Bookseller at Ravenna
Maggie shelves all things Kids and YA at Ravenna. She is a fan of realistic fiction, and loves the ways books allow kids and teens to learn more about themselves and other people. When she's not at the bookstore, Maggie enjoys hiking, photography, and travelling to naturally beautiful places.
Two words to describe my reaction to this amazing book: mind. blown.
A beautifully written story about family, friendship, Iran, tea, and depression. I cannot recommend it highly enough.
Having trouble focusing enough to read during the pandemic? Me, too. This book has exactly what you need to keep your attention and give you a welcome distraction: murder (?), mystery, true emotional depth, and small town drama set against the Australian coastline. (cw: domestic violence.)
Middle school is hard enough, but then Ross' eye just had to get cancer. What gives?! He gets by with his friend, Abby; Frank, his radiation tech; a surprising new hobby, and a good sense of humor. Fans of Diary of a Wimpy Kid will surely appreciate his journal entries scattered throughout the book. Author Rob Harrell is a cancer survivor himself, and gives Ross the depth and humor only a fellow survivor could.
Did you know that until the mid-1800s there were communities in New England where sign language was the dominant language, and that many of the residents were Deaf? Show Me a Sign follows young Mary as she finds out what happens when outsiders think they know what's best for people. LeZotte, who is Deaf, does a great job bringing post-Revolutionary War Martha's Vineyard to life, and beautifully weaves local sign language, ASL grammar, and "standard" grammar together in this unique work of historical fiction.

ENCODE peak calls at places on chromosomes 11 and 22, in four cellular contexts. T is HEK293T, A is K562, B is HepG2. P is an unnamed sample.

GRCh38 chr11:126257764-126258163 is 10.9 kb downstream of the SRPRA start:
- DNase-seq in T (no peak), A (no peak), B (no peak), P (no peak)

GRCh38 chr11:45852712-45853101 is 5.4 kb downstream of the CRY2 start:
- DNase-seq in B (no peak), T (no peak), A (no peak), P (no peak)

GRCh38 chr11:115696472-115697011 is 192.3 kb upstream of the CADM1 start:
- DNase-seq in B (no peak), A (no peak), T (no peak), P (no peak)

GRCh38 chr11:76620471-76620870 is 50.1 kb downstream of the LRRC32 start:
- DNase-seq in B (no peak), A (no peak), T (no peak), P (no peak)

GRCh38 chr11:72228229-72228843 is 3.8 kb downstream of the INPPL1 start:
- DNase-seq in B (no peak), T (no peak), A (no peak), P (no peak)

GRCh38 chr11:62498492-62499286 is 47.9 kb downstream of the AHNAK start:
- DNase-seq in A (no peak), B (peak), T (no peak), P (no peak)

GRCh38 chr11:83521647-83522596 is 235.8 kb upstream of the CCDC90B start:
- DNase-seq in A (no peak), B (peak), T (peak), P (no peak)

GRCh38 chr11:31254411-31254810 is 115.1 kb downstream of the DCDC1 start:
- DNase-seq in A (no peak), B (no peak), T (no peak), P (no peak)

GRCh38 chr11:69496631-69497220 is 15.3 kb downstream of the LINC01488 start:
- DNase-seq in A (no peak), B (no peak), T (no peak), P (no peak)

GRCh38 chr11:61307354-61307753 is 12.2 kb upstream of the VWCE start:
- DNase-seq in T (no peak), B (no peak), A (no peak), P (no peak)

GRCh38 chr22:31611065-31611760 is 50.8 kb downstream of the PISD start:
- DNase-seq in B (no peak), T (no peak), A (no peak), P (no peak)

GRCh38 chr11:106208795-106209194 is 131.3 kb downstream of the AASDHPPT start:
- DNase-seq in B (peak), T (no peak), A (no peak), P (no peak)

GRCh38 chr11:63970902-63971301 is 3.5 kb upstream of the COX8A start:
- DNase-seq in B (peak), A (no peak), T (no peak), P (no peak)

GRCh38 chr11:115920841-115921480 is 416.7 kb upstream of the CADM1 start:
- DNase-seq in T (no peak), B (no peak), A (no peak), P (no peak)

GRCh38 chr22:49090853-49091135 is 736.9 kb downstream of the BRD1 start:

A really important book that sheds light on the truly immeasurable ways one Black woman's body has contributed to the advancement of science and medicine, and has undoubtedly saved millions of lives - all without her knowledge or consent.
I love this book! It is perfect and wonderful for a time when things seem to be falling apart. It has the quick sarcastic wit of The West Wing, the romantic charm of Prince Harry fan fic, and a whole lot of gay. What more could you want??
This children's grahpic memoir about Mohamed's childhood growing up in a refugee camp is great for readers of all ages. While I'm certain it doesn't cover the true depth of life as a displaced refugee, it paints a picture that is honest about global and personal injustices, and is hopeful without being "so inspirational."
A beautifully written book about a child living on the US Virgin Islands struggling with loneliness. Why did her mother leave? Will she ever have a friend? Calendar does an amazing job transporting us into Caroline's world, both real and spiritual. Definitely a cathartic, yet hopeful, read.